The Fishing Wars in Western Europe

There have been times when certain fish have been pushed to the edge of extinction. There has always been a continuing battle in Western Europe for the best fishing grounds, with fishing fleets more than happy to travel far distances in order to catch the greatest numbers of fish.

This coupled with improved technology making it easier for the fish to be located and caught, has meant that the popular species of fish have suffered from reduced stocks. There have been many instances when governments have used boats to chase foreign vessels from their waters and numerous international treaties have been agreed in trying to control their numbers.

A conflict in Icelandic waters over fishing for cod

One of the most common fish that has suffered has been the cod. The fish used to be in great supply in numbers in the north-west of Europe and became part of the staple diet in countries such as the United Kingdom. The country’s fish and chip shops used to be dominated by the sales of cod and thousands of jobs were dependent on the sales of the fish.

The battle to keep people employed in the fishing industry led to British boats travelling further afield and eventually straying into Icelandic waters. Twice in 1958 and 1982 the two country’s came to conflict and as a result of international agreements both times Iceland had the better of the disagreements.

Sometimes shortages of certain fish is nothing to do with overfishing but the industrial activities of man. For years, salmon used to populate certain rivers in Britain but as the water quality started to deteriorate as a result of industrial activity, the fish started to disappear.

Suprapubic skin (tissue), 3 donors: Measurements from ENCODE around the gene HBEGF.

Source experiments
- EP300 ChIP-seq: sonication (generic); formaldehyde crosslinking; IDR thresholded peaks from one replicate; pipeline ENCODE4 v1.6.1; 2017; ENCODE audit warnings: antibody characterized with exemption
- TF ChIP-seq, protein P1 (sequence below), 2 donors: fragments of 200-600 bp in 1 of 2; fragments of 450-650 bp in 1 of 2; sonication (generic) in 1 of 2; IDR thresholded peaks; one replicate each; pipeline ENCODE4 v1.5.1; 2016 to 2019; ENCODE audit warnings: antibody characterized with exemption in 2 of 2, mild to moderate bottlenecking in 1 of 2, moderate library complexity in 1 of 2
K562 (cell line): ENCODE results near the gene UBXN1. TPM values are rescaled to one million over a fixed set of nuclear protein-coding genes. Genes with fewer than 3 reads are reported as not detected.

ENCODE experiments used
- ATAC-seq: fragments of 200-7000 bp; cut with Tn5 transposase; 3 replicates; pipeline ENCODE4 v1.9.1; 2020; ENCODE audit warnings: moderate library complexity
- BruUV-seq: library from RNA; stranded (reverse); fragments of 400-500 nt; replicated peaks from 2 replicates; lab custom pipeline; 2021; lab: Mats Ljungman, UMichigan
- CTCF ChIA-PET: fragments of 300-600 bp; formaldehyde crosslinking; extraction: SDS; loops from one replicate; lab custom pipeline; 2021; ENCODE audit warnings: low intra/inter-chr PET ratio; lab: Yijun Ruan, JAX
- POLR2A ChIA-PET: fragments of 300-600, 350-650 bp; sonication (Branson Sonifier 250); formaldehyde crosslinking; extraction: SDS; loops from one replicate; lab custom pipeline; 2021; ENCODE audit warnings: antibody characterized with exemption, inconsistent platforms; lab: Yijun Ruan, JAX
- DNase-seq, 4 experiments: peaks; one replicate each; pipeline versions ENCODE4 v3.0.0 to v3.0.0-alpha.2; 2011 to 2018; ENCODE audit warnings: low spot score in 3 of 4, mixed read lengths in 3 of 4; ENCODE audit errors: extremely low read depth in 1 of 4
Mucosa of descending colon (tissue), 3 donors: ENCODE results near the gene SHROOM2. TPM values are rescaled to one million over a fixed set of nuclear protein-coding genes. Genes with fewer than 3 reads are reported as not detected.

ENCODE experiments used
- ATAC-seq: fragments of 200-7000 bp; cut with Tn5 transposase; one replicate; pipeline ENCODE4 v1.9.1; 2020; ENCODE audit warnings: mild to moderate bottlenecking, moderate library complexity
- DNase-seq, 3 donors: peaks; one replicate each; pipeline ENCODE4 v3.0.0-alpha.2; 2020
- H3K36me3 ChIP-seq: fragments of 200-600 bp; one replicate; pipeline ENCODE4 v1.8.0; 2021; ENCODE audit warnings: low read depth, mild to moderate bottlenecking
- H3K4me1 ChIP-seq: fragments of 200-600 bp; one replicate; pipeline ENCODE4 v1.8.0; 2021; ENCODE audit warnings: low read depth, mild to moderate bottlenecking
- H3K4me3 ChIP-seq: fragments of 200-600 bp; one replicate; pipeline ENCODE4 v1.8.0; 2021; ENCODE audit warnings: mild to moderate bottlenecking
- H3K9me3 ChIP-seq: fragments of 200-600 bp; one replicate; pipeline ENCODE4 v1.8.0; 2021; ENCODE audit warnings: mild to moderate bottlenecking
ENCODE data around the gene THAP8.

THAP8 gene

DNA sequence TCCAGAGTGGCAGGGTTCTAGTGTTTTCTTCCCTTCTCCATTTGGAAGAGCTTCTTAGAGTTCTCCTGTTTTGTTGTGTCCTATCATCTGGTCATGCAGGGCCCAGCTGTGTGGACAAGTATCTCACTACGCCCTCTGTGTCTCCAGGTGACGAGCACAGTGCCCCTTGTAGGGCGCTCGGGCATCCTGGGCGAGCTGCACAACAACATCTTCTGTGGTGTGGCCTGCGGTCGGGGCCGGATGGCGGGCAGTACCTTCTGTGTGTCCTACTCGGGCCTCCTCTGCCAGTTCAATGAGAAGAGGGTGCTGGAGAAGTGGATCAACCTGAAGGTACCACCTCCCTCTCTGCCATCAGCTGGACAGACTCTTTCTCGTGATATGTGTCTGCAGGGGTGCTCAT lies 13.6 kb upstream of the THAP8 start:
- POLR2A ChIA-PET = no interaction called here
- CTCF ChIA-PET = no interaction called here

As deindustrialization has taken place, water quality has improved. This has resulted in salmon again returning to the rivers they once freely populated. However, the demand for salmon has now reached an all-time high and this has resulted in salmon farms being created.

A Salmon Farm Scotland

Many have appeared in Scotland providing huge numbers of fish for both international and domestic markets. There has been recent controversy about the health of the fish from farming and many people prefer fish that have been caught in the wild.

The stocks of fish are so threatened in the North Sea that the Marine Conservation Society have a recommended green list of fish that are safe to eat. In 2017 this led to great controversy when the haddock was taken off the list.

By taking a fish off the list has an enormous effect on demand for it. Many people will only eat fish on the list as it satisfies their conscience and so if a fish disappears from it they will assume that it is now out of danger of becoming extinct so that they will no longer eat it.

With many fishermen specializing in catching haddock, this drop in demand can have a negative on their livelihood. They will know where to fish for the haddock but they may not be as skilled in locating other fish. However, it would appear that many fish are likely to come onto and out of the green list as their numbers vary over time.